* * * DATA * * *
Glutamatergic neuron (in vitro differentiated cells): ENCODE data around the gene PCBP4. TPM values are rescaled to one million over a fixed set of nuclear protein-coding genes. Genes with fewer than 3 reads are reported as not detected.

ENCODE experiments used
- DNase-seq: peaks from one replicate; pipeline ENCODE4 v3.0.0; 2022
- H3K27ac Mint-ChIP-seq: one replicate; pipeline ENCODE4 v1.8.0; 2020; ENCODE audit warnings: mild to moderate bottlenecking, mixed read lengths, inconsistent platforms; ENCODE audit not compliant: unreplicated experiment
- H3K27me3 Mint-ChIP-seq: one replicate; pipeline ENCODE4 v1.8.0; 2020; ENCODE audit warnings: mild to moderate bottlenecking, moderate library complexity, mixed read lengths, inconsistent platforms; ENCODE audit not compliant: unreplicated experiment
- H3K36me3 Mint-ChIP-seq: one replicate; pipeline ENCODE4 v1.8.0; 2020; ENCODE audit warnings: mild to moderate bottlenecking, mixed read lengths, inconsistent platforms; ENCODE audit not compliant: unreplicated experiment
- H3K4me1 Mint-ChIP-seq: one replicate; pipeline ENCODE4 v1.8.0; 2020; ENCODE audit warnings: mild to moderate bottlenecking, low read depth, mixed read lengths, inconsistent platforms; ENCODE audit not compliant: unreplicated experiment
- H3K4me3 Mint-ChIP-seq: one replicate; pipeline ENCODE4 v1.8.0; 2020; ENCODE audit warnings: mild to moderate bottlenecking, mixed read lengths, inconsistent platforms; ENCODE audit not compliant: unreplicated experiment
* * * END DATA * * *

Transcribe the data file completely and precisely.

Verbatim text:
Glutamatergic neuron (in vitro differentiated cells): ENCODE data around the gene PCBP4. TPM values are rescaled to one million over a fixed set of nuclear protein-coding genes. Genes with fewer than 3 reads are reported as not detected.

ENCODE experiments used
- DNase-seq: peaks from one replicate; pipeline ENCODE4 v3.0.0; 2022
- H3K27ac Mint-ChIP-seq: one replicate; pipeline ENCODE4 v1.8.0; 2020; ENCODE audit warnings: mild to moderate bottlenecking, mixed read lengths, inconsistent platforms; ENCODE audit not compliant: unreplicated experiment
- H3K27me3 Mint-ChIP-seq: one replicate; pipeline ENCODE4 v1.8.0; 2020; ENCODE audit warnings: mild to moderate bottlenecking, moderate library complexity, mixed read lengths, inconsistent platforms; ENCODE audit not compliant: unreplicated experiment
- H3K36me3 Mint-ChIP-seq: one replicate; pipeline ENCODE4 v1.8.0; 2020; ENCODE audit warnings: mild to moderate bottlenecking, mixed read lengths, inconsistent platforms; ENCODE audit not compliant: unreplicated experiment
- H3K4me1 Mint-ChIP-seq: one replicate; pipeline ENCODE4 v1.8.0; 2020; ENCODE audit warnings: mild to moderate bottlenecking, low read depth, mixed read lengths, inconsistent platforms; ENCODE audit not compliant: unreplicated experiment
- H3K4me3 Mint-ChIP-seq: one replicate; pipeline ENCODE4 v1.8.0; 2020; ENCODE audit warnings: mild to moderate bottlenecking, mixed read lengths, inconsistent platforms; ENCODE audit not compliant: unreplicated experiment